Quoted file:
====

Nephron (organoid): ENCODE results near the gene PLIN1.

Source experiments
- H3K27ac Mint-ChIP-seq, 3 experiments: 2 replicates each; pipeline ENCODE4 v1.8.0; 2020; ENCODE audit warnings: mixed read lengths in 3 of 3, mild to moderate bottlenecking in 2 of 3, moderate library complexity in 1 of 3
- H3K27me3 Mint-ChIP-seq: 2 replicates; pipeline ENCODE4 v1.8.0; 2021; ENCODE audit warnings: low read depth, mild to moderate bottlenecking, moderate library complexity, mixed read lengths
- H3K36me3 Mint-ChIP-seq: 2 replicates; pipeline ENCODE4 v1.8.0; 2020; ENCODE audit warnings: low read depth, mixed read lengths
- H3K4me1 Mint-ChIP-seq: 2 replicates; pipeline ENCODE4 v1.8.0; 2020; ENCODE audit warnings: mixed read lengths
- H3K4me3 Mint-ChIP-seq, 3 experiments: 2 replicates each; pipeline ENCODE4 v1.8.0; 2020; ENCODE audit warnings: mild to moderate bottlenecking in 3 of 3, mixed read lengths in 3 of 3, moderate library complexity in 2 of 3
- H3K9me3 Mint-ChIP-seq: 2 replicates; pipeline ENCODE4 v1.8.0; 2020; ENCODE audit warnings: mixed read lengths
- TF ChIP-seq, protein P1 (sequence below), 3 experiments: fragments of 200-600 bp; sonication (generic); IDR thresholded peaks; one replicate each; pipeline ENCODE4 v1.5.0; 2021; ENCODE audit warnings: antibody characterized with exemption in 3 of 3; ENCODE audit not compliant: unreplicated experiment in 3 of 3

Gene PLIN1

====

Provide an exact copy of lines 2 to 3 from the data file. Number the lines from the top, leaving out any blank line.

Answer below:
Source experiments
- H3K27ac Mint-ChIP-seq, 3 experiments: 2 replicates each; pipeline ENCODE4 v1.8.0; 2020; ENCODE audit warnings: mixed read lengths in 3 of 3, mild to moderate bottlenecking in 2 of 3, moderate library complexity in 1 of 3